By Sanjay Kurian, Esq. / Published January 2019
There is a lot of information on how associations can prepare for hurricanes but much less information as to what happens after the hurricane, particularly as it pertains to insurance claims. A question that managers and board members need to consider is, what is required after a hurricane to ensure compliance with your insurance policy and recover money which may be owed?
An insurance policy is a contract between you and the insurer, nothing more. Although this particular contract may be lengthy and hard to understand, courts treat this contract as it would other contracts. What did the parties agree to in the policy? Rights and remedies post-hurricane are those defined in the policy and any applicable statutes. Every policy is different, and the requirements in one policy may not exist in another. Obligations to provide notice of a claim, produce documents, sit for an examination under oath, or provide a sworn statement in proof of loss arise out of the insurance policy.
Providing notice of the claim is the critical first step. Your policy will contain language such as “timely notice after the casualty,” “reasonable notice after the casualty,”or “within ‘X’ days of the casualty.” Know what the policy requires for notice, and where the notice should go. It is imperative that notice be provided to the insurance carrier as quickly as possible.
After receiving notice of the claim, the insurer may do several things. Hopefully the insurer steps in, investigates the claim, and provides funds to help the association start on the road to rebuilding and recovery. Unfortunately, that does not happen as often as we would like. The insurer may wish to investigate the loss by requesting documents, taking examinations under oath, and asking for a sworn statement in proof of loss. The policy requires cooperation in the investigation of the claim. Remember, what you perceive as delay will be argued by the insurer as a thorough investigation and evaluation.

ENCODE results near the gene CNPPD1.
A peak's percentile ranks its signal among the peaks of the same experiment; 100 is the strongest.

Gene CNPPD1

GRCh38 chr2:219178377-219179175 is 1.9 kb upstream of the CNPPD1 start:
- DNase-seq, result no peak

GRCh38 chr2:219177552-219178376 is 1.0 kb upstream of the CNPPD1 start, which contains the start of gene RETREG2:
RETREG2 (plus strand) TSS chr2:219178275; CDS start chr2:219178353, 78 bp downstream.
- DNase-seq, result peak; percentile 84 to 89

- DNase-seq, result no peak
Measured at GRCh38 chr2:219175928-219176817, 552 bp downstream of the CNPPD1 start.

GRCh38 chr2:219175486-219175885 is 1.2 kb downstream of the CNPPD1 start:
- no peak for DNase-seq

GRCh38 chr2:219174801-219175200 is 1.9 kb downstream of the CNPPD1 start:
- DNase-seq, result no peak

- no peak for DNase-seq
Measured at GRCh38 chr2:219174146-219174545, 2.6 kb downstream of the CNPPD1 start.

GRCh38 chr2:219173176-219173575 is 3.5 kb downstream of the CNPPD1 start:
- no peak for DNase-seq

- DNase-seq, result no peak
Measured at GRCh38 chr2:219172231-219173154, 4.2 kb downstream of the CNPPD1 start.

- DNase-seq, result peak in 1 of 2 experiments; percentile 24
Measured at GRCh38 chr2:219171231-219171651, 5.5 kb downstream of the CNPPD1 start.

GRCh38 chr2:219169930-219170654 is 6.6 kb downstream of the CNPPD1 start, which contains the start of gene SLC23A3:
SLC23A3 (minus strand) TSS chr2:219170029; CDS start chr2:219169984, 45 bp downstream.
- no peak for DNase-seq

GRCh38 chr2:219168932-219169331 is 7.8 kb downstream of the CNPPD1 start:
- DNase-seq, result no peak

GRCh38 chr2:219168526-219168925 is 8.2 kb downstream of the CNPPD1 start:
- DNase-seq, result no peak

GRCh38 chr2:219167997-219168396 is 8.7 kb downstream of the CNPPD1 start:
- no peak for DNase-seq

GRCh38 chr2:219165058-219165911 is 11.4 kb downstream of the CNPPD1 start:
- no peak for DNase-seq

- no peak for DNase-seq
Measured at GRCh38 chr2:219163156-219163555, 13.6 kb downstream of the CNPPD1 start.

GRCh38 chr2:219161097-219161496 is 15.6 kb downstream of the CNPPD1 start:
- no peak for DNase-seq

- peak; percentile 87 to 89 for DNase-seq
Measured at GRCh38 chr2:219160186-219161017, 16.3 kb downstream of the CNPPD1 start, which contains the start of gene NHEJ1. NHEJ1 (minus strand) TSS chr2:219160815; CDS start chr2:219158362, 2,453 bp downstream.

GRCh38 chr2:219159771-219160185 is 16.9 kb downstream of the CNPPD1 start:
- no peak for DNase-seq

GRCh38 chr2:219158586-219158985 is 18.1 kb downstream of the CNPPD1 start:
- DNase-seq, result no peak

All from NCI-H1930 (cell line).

The documents requested may include repair records, maintenance records, meeting minutes, financial statements, and a variety of other documents. The insurance company’s reason for wanting these documents is to establish what damages existed prior to the claim, if any, as well as to evaluate potential coverage issues.
The association is required to provide any documents that are responsive to the request. Each request should be reviewed and compared to association records to determine what exists and then produce them. This can be a very time-consuming process as you may be dealing with voluminous information. It is not unusual to produce thousands of pages of documents. You may believe this is a waste of time and that the insurance company can evaluate the claim without those documents, but remember that the policy allows the insurer to request the documents and also requires the association to cooperate.
After receiving the documents, the insurer may ask for the examinations under oath of the insured. An examination under oath is essentially a deposition. The witness is placed under oath, and the attorney for the insurance company will ask a series of questions which the witness is required to answer, all of which is transcribed by a court reporter. It can be an intimidating process. If your association is represented by counsel, then counsel should be present as well.
The witnesses may include members of the board of directors and possibly consultants that the association has retained. Generally, the examination under oath is only required of the insured. However, where the insured does not know the technical details of the damages or repairs, producing consultants for an examination under oath may be necessary. In some cases, the insurer may ask to take the examinations of several board members, the manager, or consultants in order to evaluate the claim. What examinations are required under the policy is a fact specific determination.
The sworn statement in proof of loss is a significant trigger under most policies. The policy will contain language that within a set number of days after the proof of loss is submitted a coverage determination will be made. However, an insurer may sometimes not request one, or after receiving one, the insurer may state that the proof of loss is not sufficiently detailed as to trigger the policy requirement to make a coverage determination.